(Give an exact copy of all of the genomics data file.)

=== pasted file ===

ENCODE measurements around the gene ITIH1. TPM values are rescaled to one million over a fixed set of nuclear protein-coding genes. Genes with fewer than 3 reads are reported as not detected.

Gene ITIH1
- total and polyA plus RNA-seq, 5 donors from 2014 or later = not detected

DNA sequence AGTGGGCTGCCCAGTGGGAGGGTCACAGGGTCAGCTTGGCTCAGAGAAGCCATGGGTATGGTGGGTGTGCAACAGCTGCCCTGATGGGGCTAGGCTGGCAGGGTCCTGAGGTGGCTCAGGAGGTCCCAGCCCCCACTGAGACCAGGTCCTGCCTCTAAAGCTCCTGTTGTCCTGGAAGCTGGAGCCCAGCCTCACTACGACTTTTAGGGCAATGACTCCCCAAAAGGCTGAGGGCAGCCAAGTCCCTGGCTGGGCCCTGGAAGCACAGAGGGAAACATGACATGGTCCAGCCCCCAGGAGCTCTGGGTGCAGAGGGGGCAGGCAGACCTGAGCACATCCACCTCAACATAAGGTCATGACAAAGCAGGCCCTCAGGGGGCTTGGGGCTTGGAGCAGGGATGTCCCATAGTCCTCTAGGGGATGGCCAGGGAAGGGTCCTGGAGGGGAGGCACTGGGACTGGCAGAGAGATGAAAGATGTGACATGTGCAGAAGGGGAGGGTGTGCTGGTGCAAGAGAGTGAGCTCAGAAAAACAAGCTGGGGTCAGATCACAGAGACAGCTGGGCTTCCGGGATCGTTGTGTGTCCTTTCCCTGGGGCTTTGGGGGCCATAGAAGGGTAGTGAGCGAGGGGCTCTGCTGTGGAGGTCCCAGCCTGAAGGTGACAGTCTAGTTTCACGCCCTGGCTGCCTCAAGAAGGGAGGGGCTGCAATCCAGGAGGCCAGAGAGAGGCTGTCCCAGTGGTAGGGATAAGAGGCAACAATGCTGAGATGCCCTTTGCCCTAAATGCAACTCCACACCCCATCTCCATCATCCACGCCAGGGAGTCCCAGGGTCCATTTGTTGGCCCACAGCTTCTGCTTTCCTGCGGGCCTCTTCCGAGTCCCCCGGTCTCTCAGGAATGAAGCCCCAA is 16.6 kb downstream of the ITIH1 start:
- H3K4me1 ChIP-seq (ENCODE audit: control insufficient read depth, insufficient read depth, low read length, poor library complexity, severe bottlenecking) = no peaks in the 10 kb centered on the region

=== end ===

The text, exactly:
ENCODE measurements around the gene ITIH1. TPM values are rescaled to one million over a fixed set of nuclear protein-coding genes. Genes with fewer than 3 reads are reported as not detected.

Gene ITIH1
- total and polyA plus RNA-seq, 5 donors from 2014 or later = not detected

DNA sequence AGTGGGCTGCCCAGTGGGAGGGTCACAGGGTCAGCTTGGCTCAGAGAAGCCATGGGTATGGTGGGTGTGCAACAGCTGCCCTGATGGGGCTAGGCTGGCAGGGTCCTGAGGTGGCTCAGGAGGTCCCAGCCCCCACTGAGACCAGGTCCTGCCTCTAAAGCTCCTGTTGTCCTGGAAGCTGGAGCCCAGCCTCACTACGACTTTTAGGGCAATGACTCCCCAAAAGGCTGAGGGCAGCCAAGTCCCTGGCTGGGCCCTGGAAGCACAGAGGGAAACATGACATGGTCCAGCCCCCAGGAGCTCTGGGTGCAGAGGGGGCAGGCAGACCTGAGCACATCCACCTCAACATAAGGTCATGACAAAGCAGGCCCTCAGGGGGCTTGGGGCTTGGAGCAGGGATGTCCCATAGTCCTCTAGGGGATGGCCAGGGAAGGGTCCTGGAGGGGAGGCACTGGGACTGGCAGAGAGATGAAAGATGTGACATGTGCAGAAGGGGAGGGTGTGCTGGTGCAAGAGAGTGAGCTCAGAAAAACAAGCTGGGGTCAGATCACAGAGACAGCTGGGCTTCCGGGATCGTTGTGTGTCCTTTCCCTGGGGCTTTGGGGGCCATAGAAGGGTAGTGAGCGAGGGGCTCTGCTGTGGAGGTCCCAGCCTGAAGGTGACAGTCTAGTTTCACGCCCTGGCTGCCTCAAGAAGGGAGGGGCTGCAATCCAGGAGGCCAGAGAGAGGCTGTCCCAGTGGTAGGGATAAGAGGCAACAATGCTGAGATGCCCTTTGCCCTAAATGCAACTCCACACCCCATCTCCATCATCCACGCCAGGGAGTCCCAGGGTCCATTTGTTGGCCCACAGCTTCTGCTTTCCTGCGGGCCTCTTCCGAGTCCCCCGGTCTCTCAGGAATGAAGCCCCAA is 16.6 kb downstream of the ITIH1 start:
- H3K4me1 ChIP-seq (ENCODE audit: control insufficient read depth, insufficient read depth, low read length, poor library complexity, severe bottlenecking) = no peaks in the 10 kb centered on the region